is getting some interesting new features
setting it apart from the other container building tools.
Unfortunately, it means a new cli subcommand that's not entirely backwards compatible,
say hello to
You get a fresh build environment every time, use registry caching.
1#syntax=docker/dockerfile:1.2 2FROM golang:rc-alpine AS build 3WORKDIR /workspace 4COPY go.mod go.sum . 5RUN go mod download 6COPY . . 7RUN go build -o app . 8 9FROM scratch 10COPY --from=build /workspace/app /app 11ENTRYPOINT ["/app"]
Probably need to spend some time cleaning up the registry every once in a while. You could make life easier by using a separate registry for caching and nuking it every 2 weeks...
1docker buildx \ 2 --cache-from type=registry,ref=your.registry/image \ 3 --cache-to type=registry,ref=your.registry/image,mode=max \ 4 --tag your.registry/image:tag \ 5 --push .
like the above, but use an external system to save/restore the cache
1# use some tool to restore a cache from previous builds 2cache-restore /tmp/docker-cache 3docker buildx \ 4 --cache-from type=local,dest=/tmp/docker-cache \ 5 --cache-to type=local,dest=/tmp/docker-cache,mode=max \ 6 --tag your.registry/image:tag \ 7 --push . 8# use some tool to save the cache for future use 9cache-save /tmp/docker-cache
Your workers have a chance to reuse the local, docker-managed cache between builds, and even across builds for different apps, but not with the host system.
1#syntax=docker/dockerfile:1.2 2FROM golang:rc-alpine AS build 3WORKDIR /workspace 4COPY . . 5RUN --mount=type=cache,id=gomod,target=/go/pkg/mod \ 6 --mount=type=cache,id=gobuild,target=/root/.cache/go-build \ 7 go build -o app . 8 9FROM scratch 10COPY --from=build /workspace/app /app 11ENTRYPOINT ["/app"]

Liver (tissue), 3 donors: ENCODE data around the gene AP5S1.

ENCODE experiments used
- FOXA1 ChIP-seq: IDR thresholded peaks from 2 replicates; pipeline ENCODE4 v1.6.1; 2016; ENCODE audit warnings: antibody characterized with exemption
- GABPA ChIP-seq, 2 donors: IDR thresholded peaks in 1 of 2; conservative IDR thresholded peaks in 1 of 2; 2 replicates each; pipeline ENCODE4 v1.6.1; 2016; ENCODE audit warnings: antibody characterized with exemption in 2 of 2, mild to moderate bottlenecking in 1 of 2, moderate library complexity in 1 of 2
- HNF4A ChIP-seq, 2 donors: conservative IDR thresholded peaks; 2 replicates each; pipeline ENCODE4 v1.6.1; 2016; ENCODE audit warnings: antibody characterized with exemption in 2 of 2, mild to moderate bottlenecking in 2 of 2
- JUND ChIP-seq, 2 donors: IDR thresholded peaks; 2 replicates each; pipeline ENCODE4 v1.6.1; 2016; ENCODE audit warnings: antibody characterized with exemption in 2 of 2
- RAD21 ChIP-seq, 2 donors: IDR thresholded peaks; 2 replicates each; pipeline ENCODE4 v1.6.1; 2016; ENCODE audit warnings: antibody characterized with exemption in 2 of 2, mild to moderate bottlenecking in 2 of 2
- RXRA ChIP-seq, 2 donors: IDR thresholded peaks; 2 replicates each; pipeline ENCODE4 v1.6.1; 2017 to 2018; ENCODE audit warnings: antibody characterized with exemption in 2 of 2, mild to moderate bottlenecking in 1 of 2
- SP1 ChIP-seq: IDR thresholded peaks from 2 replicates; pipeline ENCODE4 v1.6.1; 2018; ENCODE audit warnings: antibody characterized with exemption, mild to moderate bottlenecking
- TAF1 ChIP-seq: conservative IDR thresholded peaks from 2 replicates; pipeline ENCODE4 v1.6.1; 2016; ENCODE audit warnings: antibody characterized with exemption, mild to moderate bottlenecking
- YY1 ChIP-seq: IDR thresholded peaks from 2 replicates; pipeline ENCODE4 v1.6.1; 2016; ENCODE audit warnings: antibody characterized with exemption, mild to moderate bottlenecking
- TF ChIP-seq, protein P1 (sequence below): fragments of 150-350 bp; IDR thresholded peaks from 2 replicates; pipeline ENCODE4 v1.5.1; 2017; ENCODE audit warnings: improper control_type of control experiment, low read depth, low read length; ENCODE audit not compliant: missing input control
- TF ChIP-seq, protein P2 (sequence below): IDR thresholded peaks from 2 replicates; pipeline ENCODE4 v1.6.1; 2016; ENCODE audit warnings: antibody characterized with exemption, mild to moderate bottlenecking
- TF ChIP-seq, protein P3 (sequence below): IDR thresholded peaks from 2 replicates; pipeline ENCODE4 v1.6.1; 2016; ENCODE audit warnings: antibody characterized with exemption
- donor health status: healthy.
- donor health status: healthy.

You could still use
--cache-to/from if your image is more complex
and you'd like to reuse layers
1docker buildx \ 2 --tag your.registry/image:tag \ 3 --push .
The fun of trying to munge together the:
If you use any sane language package manager, somewhere on disk will be a global cache for your dependencies. This should be reproducible, ie given the same package list, the resulting cache should always be the same.
If you use java/maven, despair as your developers don't properly declare all their deps and dynamically add them at test time.
Some tools like go have a global build cache with proper keys. Others just use the local directory and some time checks to guess if something is out of date. The first could probably be shared across machines, the second probably can't.
docker caches by layer, keyed by the previous layer and the context copied in so far. Since dependencies change relatively infrequently compared to source code, a good strategy is to copy the dependency manifest and download them, allowing these layers to be cached. However, since layers are cached as a whole, any change in dependency invalidates the entire layer. Also, since the dependency manifest is part of the cache key, you're unlikely to be able to share layer caches across applications (unless you purposefully construct a dedicated fat caching layer).
--cache-to support several outputs,
but the interesting ones are to a local directory
(so it can be cached by your ci system)
and to a remote registry.
The important flag is
--cache-to to include all layers in multistage builds.
Which is faster and whether you want to fill a registry with cache images
is up to you, though not all registries support cache manifests,
The other fun feature is
RUN --mount=type=cache,target=/some/path your command.
This creates a directory that's excluded from the image
and can be reused across invocations, making it a good place to put the
dependency/build cache, assuming your machines build multiple images.
Being able to control where this is on the host
(for ci systems to save/restore)
is still an open issue
There are 2 main flavours of CI: stateful and stateless. Stateful systems persist between builds, giving you the ability to share state (eg cache directories) between builds on the same machine. Stateless systems give you a clean environment every time, good for ensuring no external factors affect your build, bad if you trust your build/dependency cache. Either way, they will sometimes provide you with tools to save/restore from persistent caches shared by all workers.